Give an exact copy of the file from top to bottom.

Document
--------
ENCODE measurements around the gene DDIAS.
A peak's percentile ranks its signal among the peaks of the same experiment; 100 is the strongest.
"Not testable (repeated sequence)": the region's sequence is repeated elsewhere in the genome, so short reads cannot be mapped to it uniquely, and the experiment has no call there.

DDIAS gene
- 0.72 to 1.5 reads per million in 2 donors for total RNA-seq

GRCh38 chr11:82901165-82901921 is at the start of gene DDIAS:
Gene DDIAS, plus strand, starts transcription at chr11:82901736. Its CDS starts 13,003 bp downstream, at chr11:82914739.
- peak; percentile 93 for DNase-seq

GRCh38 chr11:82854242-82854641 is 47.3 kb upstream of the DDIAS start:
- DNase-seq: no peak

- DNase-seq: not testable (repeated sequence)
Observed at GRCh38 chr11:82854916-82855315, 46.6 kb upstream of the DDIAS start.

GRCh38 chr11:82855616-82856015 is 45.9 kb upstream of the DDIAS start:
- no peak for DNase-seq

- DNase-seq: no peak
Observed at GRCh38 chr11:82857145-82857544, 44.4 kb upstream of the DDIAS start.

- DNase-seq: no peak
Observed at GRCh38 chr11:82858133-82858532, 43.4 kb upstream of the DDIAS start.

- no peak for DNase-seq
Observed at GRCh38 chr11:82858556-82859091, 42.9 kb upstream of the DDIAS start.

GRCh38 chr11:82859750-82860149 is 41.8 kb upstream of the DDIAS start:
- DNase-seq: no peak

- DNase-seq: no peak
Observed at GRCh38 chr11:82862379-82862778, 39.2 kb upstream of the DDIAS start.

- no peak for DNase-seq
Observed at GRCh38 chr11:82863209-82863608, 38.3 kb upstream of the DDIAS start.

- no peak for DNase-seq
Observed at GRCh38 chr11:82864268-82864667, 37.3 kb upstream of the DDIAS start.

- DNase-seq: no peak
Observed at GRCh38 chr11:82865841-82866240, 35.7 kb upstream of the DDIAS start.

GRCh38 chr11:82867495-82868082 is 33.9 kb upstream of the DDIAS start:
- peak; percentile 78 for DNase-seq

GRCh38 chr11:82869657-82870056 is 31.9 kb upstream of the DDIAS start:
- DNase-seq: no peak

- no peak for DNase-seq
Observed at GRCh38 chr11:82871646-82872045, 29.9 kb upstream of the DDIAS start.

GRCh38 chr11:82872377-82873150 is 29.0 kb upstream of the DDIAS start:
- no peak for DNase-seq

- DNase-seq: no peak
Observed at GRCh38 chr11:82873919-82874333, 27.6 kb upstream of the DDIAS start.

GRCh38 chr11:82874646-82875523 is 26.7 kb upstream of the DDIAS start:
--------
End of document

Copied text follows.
ENCODE measurements around the gene DDIAS.
A peak's percentile ranks its signal among the peaks of the same experiment; 100 is the strongest.
"Not testable (repeated sequence)": the region's sequence is repeated elsewhere in the genome, so short reads cannot be mapped to it uniquely, and the experiment has no call there.

DDIAS gene
- 0.72 to 1.5 reads per million in 2 donors for total RNA-seq

GRCh38 chr11:82901165-82901921 is at the start of gene DDIAS:
Gene DDIAS, plus strand, starts transcription at chr11:82901736. Its CDS starts 13,003 bp downstream, at chr11:82914739.
- peak; percentile 93 for DNase-seq

GRCh38 chr11:82854242-82854641 is 47.3 kb upstream of the DDIAS start:
- DNase-seq: no peak

- DNase-seq: not testable (repeated sequence)
Observed at GRCh38 chr11:82854916-82855315, 46.6 kb upstream of the DDIAS start.

GRCh38 chr11:82855616-82856015 is 45.9 kb upstream of the DDIAS start:
- no peak for DNase-seq

- DNase-seq: no peak
Observed at GRCh38 chr11:82857145-82857544, 44.4 kb upstream of the DDIAS start.

- DNase-seq: no peak
Observed at GRCh38 chr11:82858133-82858532, 43.4 kb upstream of the DDIAS start.

- no peak for DNase-seq
Observed at GRCh38 chr11:82858556-82859091, 42.9 kb upstream of the DDIAS start.

GRCh38 chr11:82859750-82860149 is 41.8 kb upstream of the DDIAS start:
- DNase-seq: no peak

- DNase-seq: no peak
Observed at GRCh38 chr11:82862379-82862778, 39.2 kb upstream of the DDIAS start.

- no peak for DNase-seq
Observed at GRCh38 chr11:82863209-82863608, 38.3 kb upstream of the DDIAS start.

- no peak for DNase-seq
Observed at GRCh38 chr11:82864268-82864667, 37.3 kb upstream of the DDIAS start.

- DNase-seq: no peak
Observed at GRCh38 chr11:82865841-82866240, 35.7 kb upstream of the DDIAS start.

GRCh38 chr11:82867495-82868082 is 33.9 kb upstream of the DDIAS start:
- peak; percentile 78 for DNase-seq

GRCh38 chr11:82869657-82870056 is 31.9 kb upstream of the DDIAS start:
- DNase-seq: no peak

- no peak for DNase-seq
Observed at GRCh38 chr11:82871646-82872045, 29.9 kb upstream of the DDIAS start.

GRCh38 chr11:82872377-82873150 is 29.0 kb upstream of the DDIAS start:
- no peak for DNase-seq

- DNase-seq: no peak
Observed at GRCh38 chr11:82873919-82874333, 27.6 kb upstream of the DDIAS start.

GRCh38 chr11:82874646-82875523 is 26.7 kb upstream of the DDIAS start: